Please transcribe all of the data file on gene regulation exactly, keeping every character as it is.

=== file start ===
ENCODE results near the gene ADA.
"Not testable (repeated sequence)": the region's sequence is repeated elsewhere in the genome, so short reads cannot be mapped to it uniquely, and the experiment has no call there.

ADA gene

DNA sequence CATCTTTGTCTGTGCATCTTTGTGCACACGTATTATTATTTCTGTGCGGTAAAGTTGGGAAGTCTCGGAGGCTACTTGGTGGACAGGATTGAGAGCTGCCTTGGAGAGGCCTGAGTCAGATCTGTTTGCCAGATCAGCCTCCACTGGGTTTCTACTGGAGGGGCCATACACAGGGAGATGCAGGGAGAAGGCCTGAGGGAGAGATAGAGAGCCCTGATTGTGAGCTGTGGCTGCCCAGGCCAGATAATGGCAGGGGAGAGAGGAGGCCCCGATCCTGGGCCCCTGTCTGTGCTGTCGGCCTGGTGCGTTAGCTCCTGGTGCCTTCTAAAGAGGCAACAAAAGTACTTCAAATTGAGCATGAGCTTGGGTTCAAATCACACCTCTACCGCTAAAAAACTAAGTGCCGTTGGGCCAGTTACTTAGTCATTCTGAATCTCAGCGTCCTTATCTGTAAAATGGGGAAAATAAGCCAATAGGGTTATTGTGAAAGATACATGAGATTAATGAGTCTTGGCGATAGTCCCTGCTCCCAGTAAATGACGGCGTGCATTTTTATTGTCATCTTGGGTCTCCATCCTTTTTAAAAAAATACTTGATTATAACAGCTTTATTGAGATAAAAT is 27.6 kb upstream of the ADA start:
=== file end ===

ENCODE results near the gene ADA.
"Not testable (repeated sequence)": the region's sequence is repeated elsewhere in the genome, so short reads cannot be mapped to it uniquely, and the experiment has no call there.

ADA gene

DNA sequence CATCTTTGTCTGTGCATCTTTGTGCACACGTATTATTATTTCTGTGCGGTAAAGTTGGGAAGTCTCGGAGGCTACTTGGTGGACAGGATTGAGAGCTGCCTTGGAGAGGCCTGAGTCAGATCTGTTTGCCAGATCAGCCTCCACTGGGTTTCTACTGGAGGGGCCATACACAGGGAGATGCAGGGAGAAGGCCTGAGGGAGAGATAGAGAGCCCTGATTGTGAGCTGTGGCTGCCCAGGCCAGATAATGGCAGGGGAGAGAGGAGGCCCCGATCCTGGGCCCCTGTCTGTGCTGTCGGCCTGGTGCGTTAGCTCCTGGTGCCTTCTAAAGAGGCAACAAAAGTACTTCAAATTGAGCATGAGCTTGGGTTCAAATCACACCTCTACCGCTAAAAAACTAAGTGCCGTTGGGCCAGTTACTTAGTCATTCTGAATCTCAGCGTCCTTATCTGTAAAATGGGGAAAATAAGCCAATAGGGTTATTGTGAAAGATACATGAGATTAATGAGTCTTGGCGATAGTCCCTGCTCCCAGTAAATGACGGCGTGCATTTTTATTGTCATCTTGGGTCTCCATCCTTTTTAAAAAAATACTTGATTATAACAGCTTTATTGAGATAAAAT is 27.6 kb upstream of the ADA start: